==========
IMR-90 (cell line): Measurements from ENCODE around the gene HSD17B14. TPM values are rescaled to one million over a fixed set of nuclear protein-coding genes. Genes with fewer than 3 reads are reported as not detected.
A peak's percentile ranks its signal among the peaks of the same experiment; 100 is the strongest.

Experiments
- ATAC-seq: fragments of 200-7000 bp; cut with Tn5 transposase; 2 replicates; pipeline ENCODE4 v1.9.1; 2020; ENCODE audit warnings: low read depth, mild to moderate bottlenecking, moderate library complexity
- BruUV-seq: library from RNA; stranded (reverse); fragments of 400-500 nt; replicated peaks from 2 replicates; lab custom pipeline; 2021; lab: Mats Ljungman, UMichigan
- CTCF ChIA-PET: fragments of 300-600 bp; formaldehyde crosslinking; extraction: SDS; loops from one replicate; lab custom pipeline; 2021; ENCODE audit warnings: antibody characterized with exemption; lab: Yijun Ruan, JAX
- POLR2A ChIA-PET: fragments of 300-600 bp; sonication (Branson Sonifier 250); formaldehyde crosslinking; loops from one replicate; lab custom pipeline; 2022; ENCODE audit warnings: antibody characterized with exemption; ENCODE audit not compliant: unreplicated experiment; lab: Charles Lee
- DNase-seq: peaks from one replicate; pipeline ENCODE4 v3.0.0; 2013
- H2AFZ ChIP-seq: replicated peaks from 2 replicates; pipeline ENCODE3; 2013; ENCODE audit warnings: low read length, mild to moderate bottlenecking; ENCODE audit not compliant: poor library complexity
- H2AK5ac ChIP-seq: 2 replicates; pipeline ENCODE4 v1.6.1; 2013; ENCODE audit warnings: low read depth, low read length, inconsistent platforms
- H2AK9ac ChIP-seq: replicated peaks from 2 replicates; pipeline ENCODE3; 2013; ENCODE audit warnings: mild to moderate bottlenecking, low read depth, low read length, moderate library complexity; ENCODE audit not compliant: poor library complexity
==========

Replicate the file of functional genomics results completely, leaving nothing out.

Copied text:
IMR-90 (cell line): Measurements from ENCODE around the gene HSD17B14. TPM values are rescaled to one million over a fixed set of nuclear protein-coding genes. Genes with fewer than 3 reads are reported as not detected.
A peak's percentile ranks its signal among the peaks of the same experiment; 100 is the strongest.

Experiments
- ATAC-seq: fragments of 200-7000 bp; cut with Tn5 transposase; 2 replicates; pipeline ENCODE4 v1.9.1; 2020; ENCODE audit warnings: low read depth, mild to moderate bottlenecking, moderate library complexity
- BruUV-seq: library from RNA; stranded (reverse); fragments of 400-500 nt; replicated peaks from 2 replicates; lab custom pipeline; 2021; lab: Mats Ljungman, UMichigan
- CTCF ChIA-PET: fragments of 300-600 bp; formaldehyde crosslinking; extraction: SDS; loops from one replicate; lab custom pipeline; 2021; ENCODE audit warnings: antibody characterized with exemption; lab: Yijun Ruan, JAX
- POLR2A ChIA-PET: fragments of 300-600 bp; sonication (Branson Sonifier 250); formaldehyde crosslinking; loops from one replicate; lab custom pipeline; 2022; ENCODE audit warnings: antibody characterized with exemption; ENCODE audit not compliant: unreplicated experiment; lab: Charles Lee
- DNase-seq: peaks from one replicate; pipeline ENCODE4 v3.0.0; 2013
- H2AFZ ChIP-seq: replicated peaks from 2 replicates; pipeline ENCODE3; 2013; ENCODE audit warnings: low read length, mild to moderate bottlenecking; ENCODE audit not compliant: poor library complexity
- H2AK5ac ChIP-seq: 2 replicates; pipeline ENCODE4 v1.6.1; 2013; ENCODE audit warnings: low read depth, low read length, inconsistent platforms
- H2AK9ac ChIP-seq: replicated peaks from 2 replicates; pipeline ENCODE3; 2013; ENCODE audit warnings: mild to moderate bottlenecking, low read depth, low read length, moderate library complexity; ENCODE audit not compliant: poor library complexity